3. A third question that we get asked regularly is can I use this on the move? The Answer is both yes and no. The directional antenna is absolutely not suitable for using on the move. The only antenna that you would use on the move is an omni antenna. However, the modem itself you can definitely use on the move and we do it all the time and recommend it. The internal antennas on the modem are quite good and will get you reception in a lot of dubious areas. However, if you want more range than that while you’re driving, we recommend getting an omni antenna installed on your car and simply moving the nighthawk antenna from your caravan into your car. The battery in the nighthawk will last for a fair while or it can just be charged from any USB port. Hook up the omni antenna into your nighthawk and you’ll have just as good a connection as anyone with a celfi-Go repeater.
4. The fourth question that we get asked quite a lot and this is a really important one is, “can the nighthawk work on multiple carriers like Telstra and Optus for example?”
And the answer is definitely yes. However it does require some fiddling around. First of all, you’ll need a SIM for the different carrier. We personally have bought an AMAYSIM sim. This uses the Optus network. We have a 180 day charge on it with 150 GB to use in that 180 days. Since we don’t use this SIM very much. This works for us. Alternatively, you can just do pay as you go with a one month prepaid data plan when you actually want to use the Optus network.
The fiddling around that I mentioned is purely in the settings of the nighthawk and is to enable different bands that Optus uses that Telstra don’t that Telstra don’t preload onto the modem. I’ll have an advanced guide for this very soon here.
5. The last question that we get asked a lot is should I purchase the nighthawk M1, M2 or M5? Or perhaps a different mobile modem? There’s a lot of mixed messaging about this. We only have personal experience with our setup with the M5 and the M2 modems. We have the M5 personally and have had feedback from other people using our setup with the M2 modem that it all works well. However, the Wi-Fi range on this modem is not as good as the M5 being newer technology. Also, the M5 obviously has access to the 5G network when you’re in that sort of an area. If you’re on a tight budget, you can definitely get away with an M1 or M2 modem as the antenna is doing most of the work to get your signal really good. We don’t have any experience with other brands of modems with this setup, however, theoretically anything that has MIMO and the ability to take an external antenna and use it should work fine.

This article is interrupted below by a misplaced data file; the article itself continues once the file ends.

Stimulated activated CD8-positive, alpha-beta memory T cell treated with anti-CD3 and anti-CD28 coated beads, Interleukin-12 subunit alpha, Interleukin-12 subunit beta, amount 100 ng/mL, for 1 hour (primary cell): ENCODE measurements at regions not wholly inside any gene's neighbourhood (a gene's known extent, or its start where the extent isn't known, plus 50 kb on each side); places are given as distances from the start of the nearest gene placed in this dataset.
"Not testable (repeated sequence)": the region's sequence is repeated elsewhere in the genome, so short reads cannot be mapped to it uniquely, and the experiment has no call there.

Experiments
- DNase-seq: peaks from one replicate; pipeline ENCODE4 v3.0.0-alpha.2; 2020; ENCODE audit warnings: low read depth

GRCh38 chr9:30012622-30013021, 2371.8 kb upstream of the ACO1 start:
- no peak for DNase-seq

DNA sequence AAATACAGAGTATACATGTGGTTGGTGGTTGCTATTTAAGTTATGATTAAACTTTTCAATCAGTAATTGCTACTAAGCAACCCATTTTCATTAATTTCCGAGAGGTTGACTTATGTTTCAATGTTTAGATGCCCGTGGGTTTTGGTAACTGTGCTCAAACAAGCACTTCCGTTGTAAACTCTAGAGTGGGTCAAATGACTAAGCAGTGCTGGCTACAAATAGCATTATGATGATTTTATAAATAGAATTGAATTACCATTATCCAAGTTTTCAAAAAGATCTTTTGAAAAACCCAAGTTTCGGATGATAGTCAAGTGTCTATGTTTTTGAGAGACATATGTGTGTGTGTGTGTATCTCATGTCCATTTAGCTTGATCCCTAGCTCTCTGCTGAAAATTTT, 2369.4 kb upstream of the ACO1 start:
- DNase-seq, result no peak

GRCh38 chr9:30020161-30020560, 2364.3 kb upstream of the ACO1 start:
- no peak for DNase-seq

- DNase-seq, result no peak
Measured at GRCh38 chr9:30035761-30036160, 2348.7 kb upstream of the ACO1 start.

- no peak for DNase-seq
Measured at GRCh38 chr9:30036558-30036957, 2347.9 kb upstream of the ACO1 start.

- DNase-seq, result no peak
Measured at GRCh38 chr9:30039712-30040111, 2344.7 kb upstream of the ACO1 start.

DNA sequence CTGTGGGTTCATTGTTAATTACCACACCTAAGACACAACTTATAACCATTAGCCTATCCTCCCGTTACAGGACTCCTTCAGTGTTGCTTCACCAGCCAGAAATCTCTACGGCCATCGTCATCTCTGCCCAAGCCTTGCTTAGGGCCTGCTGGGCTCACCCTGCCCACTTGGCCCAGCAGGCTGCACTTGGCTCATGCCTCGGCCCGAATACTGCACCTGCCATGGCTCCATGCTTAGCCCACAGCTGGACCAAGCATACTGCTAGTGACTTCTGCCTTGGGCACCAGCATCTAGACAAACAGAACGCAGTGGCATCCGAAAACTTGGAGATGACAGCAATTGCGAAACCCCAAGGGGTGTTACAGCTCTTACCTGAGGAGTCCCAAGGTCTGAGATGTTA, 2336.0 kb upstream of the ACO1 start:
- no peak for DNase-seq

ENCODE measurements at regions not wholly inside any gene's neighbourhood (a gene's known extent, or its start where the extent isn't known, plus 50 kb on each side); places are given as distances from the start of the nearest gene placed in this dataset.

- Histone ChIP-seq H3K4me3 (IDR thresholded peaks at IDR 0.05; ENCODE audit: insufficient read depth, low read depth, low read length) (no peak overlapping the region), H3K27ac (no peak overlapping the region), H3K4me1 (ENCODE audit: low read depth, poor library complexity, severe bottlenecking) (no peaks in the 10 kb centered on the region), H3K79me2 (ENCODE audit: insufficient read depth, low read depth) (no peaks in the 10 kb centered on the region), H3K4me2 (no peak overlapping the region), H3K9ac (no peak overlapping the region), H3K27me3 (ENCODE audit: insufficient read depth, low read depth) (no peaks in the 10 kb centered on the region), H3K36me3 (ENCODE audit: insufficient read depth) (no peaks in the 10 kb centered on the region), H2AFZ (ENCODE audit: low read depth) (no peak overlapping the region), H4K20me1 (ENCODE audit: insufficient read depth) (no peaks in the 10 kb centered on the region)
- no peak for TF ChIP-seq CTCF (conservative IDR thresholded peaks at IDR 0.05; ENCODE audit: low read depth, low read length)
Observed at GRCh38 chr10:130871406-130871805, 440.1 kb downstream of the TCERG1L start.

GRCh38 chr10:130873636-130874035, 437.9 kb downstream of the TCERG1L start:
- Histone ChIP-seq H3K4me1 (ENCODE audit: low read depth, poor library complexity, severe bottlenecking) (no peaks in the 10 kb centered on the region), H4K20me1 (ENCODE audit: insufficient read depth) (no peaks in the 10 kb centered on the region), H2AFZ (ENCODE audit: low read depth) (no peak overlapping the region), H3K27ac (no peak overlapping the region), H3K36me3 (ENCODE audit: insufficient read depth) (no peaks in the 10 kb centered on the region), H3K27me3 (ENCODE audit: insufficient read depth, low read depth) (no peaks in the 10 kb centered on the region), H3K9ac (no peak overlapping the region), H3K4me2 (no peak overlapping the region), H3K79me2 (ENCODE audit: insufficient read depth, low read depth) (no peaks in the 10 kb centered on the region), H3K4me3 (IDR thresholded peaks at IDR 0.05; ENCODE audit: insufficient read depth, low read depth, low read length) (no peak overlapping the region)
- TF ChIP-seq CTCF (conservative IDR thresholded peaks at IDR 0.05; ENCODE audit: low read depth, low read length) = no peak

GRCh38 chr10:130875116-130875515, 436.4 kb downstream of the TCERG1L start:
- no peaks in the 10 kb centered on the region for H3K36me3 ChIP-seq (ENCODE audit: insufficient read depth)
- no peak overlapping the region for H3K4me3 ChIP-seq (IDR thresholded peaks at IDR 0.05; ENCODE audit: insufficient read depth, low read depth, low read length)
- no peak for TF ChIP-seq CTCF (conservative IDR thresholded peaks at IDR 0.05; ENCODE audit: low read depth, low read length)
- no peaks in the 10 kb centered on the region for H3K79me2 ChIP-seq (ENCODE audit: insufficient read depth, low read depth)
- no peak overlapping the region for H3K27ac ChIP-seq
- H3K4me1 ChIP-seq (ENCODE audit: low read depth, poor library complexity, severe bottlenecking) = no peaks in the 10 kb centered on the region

6. We regularly see posts and get asked how it compares to the Cel-Fi Go. Well in short – it’s better as you can direct the antenna to a tower and gain a connection even if you had nothing previously (within reason). Whereas the Cel-Fi needs something to boost from and connect choose where you connect too.
Another one is congestion, we have numerous times been in a town where there is more than one tower to connect to. The automatically connected tower is swamped and therefore really slow, so we have put up the mast and antenna, directed the antenna to another tower (usually further away) and we had a much faster and more reliable connection.
I have done some testing comparing our set-up to the Cel-Fi and I’ll put the details here:
Thanks a lot for Reading this advanced guide if you have any questions, feel free to drop them in the comments below and we’ll try to answer them as soon as we see them.